Going about a Chef’s interview, for
me, is always a little bit intimidating.
Truth be told, I’d much rather speak
to the masterminds of a kitchen than
a performer on a stage, a bold leader
or a creative in their exhibition space.
Perhaps that’s because my view of a
Chef is a combination of all these vibrant
qualities; and Executive Chef Victor
Borg is one of those masterminds whose
work in the kitchen resonates with the
passions of the industry.
The recipe for an excellent Chef is unique.
Much like the signature dishes that chefs
develop through the years, their characters,
principles and aspirations for their trade are
moulded out of the experiences and lessons
But one common ingredient, that I find essential to
the recipe, is grit. Defining a Chef’s success by that pluck
of courage is how the industry evaluates the character of
a professional kitchen. A display that is entirely apparent
when tasting menus are composed, dessert menus updated
or wine pairings are reviewed; a process where character,
opinion and taste are all laid down for judgement by
its diner. Grain by grain, the character of a Chef comes
Character is built through experience and Victor Borg’s
extensive portfolio of accomplishments has led him to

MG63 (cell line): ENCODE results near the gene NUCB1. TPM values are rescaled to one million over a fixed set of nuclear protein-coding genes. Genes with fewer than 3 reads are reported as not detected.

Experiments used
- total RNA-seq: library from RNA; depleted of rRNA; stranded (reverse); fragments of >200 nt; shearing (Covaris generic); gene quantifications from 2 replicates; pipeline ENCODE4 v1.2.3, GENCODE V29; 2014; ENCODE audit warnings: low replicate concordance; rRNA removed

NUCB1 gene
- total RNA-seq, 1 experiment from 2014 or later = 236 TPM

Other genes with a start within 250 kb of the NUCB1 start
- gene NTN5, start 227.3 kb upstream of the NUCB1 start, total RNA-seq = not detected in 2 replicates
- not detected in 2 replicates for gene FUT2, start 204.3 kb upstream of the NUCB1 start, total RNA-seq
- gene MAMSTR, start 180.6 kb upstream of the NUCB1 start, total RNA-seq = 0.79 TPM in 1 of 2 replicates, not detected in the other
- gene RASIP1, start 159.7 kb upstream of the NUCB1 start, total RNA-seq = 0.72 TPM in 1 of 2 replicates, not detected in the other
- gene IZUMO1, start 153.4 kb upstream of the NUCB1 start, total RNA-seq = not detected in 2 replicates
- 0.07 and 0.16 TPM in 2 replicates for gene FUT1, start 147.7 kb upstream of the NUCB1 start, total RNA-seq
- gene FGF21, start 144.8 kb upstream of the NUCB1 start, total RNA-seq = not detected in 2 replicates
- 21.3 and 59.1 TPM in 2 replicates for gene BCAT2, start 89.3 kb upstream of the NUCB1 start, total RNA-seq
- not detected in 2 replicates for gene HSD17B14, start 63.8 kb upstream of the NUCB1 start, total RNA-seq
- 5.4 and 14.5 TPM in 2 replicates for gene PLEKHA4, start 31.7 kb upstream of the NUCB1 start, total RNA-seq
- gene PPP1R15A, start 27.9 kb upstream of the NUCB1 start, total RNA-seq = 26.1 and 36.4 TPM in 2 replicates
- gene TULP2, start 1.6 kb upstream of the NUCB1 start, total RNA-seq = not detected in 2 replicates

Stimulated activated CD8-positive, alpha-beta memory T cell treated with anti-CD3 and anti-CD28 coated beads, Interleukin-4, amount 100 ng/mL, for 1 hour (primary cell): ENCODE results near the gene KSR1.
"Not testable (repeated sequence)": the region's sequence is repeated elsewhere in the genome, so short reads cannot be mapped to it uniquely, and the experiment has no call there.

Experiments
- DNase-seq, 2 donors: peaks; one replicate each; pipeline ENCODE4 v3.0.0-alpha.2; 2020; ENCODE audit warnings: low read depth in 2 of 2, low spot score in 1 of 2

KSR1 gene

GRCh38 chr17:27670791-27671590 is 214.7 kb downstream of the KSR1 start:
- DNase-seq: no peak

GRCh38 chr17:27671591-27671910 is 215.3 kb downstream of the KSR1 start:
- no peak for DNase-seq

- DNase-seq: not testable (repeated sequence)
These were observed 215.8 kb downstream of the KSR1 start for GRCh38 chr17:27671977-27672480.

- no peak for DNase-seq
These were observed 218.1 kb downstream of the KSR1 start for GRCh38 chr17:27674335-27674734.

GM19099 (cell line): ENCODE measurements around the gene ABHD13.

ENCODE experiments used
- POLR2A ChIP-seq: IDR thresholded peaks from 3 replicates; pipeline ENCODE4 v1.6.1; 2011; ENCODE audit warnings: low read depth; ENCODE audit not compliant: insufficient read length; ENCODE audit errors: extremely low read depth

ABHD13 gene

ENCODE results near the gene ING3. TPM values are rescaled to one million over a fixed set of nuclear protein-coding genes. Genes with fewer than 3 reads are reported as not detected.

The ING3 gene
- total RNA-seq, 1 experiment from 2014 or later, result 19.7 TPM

Grain, the AX Hotels dining experience housed in the
5-star luxury boutique hotel Rosselli AX Privilege, Valletta.
Highlighted through Under Grain and Grain Street, Chef
Victor’s kitchen was bold and tenacious enough to get two
worthy stamps of approval from the MICHELIN Guide; a Bib
Gourmand for Grain Street and a One MICHELIN Star for
Under Grain. But to get all the way to the glamour of the
Guide, there needs to be grit in your past.
Learning your trade young gives you the time to add
embellishments to your art and for Chef Victor this
started at the tender age of 15, when a summer job at the
Dragonara Hotel paved the way for professional training at
ITS - where the grains of Chef Victor Borg start to sprout.
“Enrolling in ITS in its second year of opening felt like
destiny. I was a year short of enrollment age for the
Institute’s opening year, so I used that time to gain some
experience in the industry. Under the mentorship of Chef
Victor Cassar, Silvio Briffa and Christopher Farrugia,
I learned the basics, the hard work and the rush of the
catering industry - taking their advice at such a young age is
now a very proud moment in my past.”
Chef Victor’s two-year training; learning the ropes in the